decision on school delayed
Marianne Lippard, Register Correspondent March 13, 2001
DERBY — The High School Building Committee put off a decision on where to build a new high school Monday night, causing delays that could push a public vote further back into the spring.
Aldermanic President Michael Kelleher, D-3, head of the building committee, said the panel must give the architect and construction manager more time to show cost differences of two proposals.
The committee has been studying two plans for a new school that would alleviate an overcrowding problem in the system. One proposal is to build a school near the current high school on Nutmeg Avenue. Another plan is being considered on undisclosed private land in another part of the city.
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"We're not going to the public to ask for funds until we know exactly what we're talking about," Kelleher said.
The committee originally hoped for a public vote on April 10. Last month, Kelleher said the referendum would likely take place in mid-May. As of last week, the committee was on target and planning for a referendum on the new school May 15.
But Monday night, Kelleher was skeptical about whether that would be enough time to get the project through.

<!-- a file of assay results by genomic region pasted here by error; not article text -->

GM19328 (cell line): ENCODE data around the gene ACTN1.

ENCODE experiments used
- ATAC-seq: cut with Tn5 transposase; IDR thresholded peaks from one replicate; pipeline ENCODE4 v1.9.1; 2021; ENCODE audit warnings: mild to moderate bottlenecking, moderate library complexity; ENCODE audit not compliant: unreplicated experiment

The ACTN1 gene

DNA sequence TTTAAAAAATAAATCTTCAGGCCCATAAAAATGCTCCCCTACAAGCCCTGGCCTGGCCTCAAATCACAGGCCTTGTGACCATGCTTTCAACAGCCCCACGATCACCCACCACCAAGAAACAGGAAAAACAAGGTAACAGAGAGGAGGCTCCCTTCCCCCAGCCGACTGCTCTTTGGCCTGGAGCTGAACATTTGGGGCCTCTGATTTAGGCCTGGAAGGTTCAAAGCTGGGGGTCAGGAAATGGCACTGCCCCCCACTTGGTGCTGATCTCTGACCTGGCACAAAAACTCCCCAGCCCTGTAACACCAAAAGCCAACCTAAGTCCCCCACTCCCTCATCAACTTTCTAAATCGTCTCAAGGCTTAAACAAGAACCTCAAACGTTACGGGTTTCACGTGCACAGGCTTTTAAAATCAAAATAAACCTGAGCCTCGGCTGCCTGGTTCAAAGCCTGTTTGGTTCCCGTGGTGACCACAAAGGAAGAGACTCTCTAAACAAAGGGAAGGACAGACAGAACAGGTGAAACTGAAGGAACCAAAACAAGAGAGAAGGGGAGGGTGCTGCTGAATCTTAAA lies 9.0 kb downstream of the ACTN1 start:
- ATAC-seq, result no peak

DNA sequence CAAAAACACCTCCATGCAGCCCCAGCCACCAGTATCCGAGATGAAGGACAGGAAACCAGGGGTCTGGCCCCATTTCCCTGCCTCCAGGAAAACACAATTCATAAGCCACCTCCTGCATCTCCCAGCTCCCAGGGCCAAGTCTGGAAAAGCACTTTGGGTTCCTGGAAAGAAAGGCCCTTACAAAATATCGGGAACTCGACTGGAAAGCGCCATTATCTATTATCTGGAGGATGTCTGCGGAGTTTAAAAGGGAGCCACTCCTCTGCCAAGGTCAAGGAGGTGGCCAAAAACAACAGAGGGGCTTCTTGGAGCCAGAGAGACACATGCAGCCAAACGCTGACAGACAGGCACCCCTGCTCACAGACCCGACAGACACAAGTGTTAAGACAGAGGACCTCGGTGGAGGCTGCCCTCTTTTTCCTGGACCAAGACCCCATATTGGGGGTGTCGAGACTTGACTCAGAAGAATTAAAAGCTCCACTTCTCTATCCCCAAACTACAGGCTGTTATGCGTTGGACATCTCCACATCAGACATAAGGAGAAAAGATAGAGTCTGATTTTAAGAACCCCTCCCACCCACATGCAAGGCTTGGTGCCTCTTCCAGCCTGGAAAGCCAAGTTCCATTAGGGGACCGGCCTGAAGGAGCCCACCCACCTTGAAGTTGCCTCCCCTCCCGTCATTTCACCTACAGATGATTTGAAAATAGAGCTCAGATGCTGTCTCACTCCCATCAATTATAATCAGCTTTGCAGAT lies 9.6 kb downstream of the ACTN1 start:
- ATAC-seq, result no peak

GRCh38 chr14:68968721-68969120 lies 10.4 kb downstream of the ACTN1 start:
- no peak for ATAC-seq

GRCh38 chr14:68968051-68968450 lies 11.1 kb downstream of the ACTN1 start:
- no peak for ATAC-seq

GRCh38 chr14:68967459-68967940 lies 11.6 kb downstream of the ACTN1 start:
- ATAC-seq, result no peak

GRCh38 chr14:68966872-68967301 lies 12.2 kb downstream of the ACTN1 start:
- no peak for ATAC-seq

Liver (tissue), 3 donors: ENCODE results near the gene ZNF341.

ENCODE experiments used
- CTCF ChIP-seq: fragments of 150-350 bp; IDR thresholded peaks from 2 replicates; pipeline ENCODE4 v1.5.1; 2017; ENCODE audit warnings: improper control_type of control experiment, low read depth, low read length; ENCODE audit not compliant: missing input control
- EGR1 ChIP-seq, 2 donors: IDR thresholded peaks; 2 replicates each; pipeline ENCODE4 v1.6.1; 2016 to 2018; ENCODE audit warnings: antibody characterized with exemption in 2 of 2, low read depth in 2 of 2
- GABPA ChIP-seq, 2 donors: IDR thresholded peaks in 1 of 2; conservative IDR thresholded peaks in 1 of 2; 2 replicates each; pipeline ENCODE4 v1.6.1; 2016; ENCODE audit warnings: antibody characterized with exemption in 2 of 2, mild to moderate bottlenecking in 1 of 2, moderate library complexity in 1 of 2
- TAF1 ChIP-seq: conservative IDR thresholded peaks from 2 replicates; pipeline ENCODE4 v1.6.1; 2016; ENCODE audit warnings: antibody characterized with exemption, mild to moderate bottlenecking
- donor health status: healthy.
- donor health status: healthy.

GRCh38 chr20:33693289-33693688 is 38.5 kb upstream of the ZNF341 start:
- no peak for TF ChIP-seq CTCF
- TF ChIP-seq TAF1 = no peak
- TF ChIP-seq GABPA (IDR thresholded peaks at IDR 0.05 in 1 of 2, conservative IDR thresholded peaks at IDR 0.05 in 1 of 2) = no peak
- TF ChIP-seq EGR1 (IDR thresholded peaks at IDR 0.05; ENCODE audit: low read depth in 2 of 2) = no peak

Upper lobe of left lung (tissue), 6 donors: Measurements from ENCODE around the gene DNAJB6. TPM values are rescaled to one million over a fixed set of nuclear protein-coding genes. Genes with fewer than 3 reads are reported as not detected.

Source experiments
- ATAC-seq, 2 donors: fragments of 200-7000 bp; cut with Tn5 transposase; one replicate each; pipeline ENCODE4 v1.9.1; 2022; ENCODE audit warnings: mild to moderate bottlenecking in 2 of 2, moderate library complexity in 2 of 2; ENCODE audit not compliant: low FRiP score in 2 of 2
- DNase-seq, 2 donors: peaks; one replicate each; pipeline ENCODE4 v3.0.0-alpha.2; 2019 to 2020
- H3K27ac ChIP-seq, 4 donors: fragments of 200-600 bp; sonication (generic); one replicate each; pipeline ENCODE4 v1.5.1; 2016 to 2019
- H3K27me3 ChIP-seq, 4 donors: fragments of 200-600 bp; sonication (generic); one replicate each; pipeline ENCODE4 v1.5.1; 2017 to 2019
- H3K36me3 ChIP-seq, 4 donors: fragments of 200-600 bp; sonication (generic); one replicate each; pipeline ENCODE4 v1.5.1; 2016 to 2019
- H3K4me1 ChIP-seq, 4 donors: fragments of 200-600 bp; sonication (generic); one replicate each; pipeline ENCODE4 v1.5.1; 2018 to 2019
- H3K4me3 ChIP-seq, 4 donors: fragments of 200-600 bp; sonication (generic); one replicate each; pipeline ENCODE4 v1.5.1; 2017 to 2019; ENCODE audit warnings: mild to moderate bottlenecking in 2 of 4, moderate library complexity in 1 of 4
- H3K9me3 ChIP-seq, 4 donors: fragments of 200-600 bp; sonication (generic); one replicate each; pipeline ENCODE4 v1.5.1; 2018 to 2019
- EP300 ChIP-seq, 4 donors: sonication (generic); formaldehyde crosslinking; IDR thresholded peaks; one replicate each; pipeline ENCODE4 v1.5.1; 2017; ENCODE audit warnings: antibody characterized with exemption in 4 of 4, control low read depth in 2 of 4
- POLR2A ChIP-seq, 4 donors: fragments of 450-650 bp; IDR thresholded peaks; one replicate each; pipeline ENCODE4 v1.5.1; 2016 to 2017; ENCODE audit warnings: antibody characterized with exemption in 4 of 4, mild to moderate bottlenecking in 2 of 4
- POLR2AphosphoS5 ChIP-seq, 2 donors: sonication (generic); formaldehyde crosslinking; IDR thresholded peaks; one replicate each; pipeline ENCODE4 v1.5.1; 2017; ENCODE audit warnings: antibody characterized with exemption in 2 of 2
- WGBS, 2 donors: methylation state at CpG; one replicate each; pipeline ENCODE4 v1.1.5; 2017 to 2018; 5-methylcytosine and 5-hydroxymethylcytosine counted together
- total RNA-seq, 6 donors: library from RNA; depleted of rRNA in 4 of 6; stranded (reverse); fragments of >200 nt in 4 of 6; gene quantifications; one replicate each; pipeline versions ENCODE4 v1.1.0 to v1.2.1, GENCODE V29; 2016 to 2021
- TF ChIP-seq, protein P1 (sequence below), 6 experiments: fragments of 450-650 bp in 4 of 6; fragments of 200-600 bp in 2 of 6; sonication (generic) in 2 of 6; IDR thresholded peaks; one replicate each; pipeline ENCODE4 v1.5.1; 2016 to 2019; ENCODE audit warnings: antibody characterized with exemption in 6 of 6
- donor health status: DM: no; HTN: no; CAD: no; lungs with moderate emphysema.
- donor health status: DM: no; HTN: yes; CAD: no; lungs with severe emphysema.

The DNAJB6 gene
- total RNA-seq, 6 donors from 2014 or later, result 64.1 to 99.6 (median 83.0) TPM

"Hopefully it will be in May," Kelleher said.
The committee, which began meeting last December, has only until June 30 to submit a plan to the state Department of Education to qualify for 70 percent state reimbursement of the cost of the project.
Last year, voters rejected a $40.6 million plan to build a new high school and convert the existing high school, which houses grades 7 through 12, into a middle school.
Members of the Board of Education, Board of Apportionment and Taxation and Board of Aldermen have endorsed an alternative plan to build a new high school without a costly renovation.
During Monday's meeting, however, the committee spent much of the time discussing why plans to use portable classrooms or renovate and add to the old Lincoln School building on Minerva Street were put aside.
Community and Economic Development Director Richard T. Dunne said the Minerva Street project would cost approximately $35 million, including land acquisitions and residential relocations.
Dunne said the Lincoln School proposal had to be considered so the public would know all options had been explored.
"There's a perception out there that Minerva Street is a viable project," Dunne said.
Ann Searles, a member of the Board of Education, said the committee seemed to be rehashing options that had already been ruled out and not talking about the costs of the new proposals.
"I'd like to go forward," Searles said.
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